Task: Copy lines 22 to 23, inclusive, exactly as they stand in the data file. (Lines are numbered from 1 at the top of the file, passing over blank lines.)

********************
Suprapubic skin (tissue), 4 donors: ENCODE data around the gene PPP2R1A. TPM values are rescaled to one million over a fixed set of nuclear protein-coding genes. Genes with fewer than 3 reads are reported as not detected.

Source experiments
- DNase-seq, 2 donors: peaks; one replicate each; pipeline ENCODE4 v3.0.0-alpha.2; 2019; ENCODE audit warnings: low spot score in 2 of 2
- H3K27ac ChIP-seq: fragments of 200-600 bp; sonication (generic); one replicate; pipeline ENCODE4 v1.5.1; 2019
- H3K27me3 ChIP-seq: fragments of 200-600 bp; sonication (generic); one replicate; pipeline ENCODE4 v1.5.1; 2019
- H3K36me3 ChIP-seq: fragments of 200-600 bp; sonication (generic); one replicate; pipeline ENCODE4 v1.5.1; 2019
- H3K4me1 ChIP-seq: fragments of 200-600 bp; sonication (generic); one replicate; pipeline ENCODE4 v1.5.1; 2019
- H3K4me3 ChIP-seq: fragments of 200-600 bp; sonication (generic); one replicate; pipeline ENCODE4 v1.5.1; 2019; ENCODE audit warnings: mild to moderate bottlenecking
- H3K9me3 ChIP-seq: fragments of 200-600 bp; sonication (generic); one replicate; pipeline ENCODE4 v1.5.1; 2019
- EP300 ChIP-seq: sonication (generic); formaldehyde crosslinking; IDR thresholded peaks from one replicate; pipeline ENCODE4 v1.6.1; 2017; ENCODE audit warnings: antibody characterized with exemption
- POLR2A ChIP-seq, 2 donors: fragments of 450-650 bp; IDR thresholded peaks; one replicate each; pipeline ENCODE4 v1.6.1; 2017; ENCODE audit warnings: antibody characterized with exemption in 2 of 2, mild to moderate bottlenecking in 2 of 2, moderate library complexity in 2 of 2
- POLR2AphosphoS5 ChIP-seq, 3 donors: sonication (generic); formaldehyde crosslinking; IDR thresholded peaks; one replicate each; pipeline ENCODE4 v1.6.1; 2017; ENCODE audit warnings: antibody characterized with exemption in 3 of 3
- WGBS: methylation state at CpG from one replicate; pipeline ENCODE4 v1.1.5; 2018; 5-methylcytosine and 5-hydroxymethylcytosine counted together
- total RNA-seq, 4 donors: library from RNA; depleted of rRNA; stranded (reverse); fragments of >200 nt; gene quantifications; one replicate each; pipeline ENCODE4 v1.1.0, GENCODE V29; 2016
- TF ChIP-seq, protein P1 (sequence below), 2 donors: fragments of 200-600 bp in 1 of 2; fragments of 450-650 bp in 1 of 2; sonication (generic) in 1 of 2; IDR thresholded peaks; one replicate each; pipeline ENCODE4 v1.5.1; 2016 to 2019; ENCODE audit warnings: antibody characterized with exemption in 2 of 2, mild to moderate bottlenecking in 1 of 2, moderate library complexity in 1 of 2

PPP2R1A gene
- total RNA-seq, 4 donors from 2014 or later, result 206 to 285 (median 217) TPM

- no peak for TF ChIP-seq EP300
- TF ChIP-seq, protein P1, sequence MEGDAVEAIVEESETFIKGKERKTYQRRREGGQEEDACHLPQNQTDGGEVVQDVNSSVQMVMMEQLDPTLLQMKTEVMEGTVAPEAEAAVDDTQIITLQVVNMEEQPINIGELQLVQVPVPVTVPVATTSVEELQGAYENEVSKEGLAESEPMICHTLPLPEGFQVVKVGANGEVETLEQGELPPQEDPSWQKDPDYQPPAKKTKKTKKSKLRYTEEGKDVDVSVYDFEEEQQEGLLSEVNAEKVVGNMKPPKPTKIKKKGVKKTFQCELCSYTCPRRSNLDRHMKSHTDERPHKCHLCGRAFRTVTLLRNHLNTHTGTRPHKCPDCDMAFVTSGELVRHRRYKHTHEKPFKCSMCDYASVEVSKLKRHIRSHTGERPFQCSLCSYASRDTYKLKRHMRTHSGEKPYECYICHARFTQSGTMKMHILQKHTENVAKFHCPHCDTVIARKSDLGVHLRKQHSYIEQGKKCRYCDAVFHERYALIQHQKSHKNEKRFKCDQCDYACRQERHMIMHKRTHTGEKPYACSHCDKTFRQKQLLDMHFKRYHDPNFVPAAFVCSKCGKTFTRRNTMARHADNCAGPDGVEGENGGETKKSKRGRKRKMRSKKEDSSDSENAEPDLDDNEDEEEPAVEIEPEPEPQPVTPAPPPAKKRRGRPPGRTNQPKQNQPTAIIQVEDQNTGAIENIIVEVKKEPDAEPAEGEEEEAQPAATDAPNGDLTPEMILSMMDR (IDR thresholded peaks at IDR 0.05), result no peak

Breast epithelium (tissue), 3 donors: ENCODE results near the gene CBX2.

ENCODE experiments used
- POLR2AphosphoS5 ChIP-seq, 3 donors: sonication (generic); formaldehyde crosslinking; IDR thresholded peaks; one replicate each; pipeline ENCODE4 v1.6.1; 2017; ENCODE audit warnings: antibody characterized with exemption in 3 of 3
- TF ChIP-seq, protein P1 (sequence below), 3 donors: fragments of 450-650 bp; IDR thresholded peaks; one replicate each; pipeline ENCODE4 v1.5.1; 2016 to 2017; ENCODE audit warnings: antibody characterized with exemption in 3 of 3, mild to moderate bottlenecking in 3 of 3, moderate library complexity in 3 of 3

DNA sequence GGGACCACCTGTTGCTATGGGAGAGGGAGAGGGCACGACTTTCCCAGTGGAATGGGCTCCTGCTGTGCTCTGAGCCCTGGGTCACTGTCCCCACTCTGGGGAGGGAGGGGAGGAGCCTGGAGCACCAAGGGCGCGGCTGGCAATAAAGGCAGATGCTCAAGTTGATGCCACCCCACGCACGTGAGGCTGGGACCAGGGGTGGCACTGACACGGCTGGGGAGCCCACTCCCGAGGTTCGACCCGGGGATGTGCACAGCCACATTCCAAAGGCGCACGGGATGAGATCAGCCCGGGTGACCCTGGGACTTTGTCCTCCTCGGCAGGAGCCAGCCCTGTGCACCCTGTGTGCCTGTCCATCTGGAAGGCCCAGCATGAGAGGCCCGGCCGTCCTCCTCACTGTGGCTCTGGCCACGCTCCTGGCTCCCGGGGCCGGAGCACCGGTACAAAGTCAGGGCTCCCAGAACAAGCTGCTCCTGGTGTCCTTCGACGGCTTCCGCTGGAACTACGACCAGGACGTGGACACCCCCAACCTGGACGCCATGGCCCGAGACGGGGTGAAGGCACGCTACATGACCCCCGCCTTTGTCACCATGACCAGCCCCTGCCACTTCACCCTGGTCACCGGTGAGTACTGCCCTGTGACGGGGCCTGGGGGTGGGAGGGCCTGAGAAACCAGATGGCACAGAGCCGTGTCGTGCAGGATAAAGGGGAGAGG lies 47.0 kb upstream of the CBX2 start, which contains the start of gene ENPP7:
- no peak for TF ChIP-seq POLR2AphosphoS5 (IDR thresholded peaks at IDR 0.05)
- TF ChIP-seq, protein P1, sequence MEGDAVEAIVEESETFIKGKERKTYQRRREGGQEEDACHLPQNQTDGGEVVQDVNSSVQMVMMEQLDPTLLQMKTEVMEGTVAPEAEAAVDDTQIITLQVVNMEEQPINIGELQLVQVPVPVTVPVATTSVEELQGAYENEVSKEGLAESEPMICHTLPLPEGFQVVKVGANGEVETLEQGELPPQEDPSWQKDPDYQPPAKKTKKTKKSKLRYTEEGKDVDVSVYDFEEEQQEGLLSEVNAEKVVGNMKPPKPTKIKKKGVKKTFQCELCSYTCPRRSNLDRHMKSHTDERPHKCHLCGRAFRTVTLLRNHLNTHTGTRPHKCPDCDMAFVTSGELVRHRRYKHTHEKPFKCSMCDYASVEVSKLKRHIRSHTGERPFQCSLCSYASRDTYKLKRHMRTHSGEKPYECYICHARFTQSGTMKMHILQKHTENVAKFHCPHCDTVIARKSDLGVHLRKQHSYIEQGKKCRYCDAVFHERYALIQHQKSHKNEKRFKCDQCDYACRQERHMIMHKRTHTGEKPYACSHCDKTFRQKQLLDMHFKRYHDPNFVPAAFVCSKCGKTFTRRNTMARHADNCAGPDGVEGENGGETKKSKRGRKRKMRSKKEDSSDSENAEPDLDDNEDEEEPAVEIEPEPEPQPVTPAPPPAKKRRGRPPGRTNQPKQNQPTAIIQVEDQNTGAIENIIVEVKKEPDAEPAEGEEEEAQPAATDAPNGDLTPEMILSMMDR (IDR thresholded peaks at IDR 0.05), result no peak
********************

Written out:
- POLR2AphosphoS5 ChIP-seq, 3 donors: sonication (generic); formaldehyde crosslinking; IDR thresholded peaks; one replicate each; pipeline ENCODE4 v1.6.1; 2017; ENCODE audit warnings: antibody characterized with exemption in 3 of 3
- TF ChIP-seq, protein P1 (sequence below), 3 donors: fragments of 450-650 bp; IDR thresholded peaks; one replicate each; pipeline ENCODE4 v1.5.1; 2016 to 2017; ENCODE audit warnings: antibody characterized with exemption in 3 of 3, mild to moderate bottlenecking in 3 of 3, moderate library complexity in 3 of 3